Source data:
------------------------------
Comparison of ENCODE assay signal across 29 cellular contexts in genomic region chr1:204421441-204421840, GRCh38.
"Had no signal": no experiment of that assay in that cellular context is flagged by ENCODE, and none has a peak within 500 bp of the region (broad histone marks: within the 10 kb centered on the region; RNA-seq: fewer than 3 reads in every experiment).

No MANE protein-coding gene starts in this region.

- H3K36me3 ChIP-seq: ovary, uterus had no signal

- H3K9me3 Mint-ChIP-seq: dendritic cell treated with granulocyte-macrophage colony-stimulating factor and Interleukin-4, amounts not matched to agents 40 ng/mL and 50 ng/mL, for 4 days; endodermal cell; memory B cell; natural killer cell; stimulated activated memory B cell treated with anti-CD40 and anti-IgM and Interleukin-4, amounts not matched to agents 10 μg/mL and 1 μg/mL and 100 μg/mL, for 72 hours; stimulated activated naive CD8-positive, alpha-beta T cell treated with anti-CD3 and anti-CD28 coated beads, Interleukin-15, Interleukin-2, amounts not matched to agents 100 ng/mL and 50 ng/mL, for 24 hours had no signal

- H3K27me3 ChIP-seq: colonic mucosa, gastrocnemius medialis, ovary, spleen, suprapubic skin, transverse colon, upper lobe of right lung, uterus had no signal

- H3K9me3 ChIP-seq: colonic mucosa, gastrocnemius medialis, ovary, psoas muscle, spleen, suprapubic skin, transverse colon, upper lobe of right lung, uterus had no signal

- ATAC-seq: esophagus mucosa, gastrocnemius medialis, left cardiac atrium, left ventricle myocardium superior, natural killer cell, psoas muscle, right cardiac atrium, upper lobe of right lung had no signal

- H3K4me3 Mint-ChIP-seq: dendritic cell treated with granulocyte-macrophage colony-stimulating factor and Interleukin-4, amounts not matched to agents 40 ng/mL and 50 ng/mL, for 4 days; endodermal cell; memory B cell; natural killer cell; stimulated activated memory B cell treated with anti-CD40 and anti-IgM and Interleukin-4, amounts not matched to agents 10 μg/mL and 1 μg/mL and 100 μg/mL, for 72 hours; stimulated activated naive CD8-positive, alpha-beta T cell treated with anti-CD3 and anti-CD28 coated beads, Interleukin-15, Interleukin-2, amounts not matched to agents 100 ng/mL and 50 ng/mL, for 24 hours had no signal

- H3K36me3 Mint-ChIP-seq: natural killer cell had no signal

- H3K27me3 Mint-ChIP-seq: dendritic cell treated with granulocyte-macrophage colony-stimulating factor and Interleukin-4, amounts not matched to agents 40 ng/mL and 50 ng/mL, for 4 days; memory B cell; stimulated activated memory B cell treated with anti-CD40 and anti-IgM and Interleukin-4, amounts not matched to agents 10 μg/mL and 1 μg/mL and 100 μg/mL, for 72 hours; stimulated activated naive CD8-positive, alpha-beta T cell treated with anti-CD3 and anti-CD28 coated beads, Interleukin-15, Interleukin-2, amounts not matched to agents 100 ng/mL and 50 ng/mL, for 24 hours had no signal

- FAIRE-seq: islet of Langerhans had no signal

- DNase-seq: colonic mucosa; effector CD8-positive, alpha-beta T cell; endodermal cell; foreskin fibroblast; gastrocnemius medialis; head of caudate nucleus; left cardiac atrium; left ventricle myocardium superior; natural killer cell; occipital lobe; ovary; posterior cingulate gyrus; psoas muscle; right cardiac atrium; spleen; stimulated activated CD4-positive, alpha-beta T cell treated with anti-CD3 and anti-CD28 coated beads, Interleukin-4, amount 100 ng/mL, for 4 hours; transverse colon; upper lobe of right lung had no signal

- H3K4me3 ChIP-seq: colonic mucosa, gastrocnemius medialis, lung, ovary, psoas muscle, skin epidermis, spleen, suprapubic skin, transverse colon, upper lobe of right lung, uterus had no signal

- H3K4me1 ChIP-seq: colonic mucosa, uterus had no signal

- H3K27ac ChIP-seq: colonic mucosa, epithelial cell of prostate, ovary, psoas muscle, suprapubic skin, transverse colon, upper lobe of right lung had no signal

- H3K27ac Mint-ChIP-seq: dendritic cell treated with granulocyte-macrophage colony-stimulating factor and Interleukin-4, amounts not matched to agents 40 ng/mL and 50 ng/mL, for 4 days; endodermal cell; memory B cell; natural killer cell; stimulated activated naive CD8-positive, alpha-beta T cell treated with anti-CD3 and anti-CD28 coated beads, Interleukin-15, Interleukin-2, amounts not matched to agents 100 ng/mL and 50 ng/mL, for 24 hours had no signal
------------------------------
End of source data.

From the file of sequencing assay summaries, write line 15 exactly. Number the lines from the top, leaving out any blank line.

- H3K4me1 ChIP-seq: colonic mucosa, uterus had no signal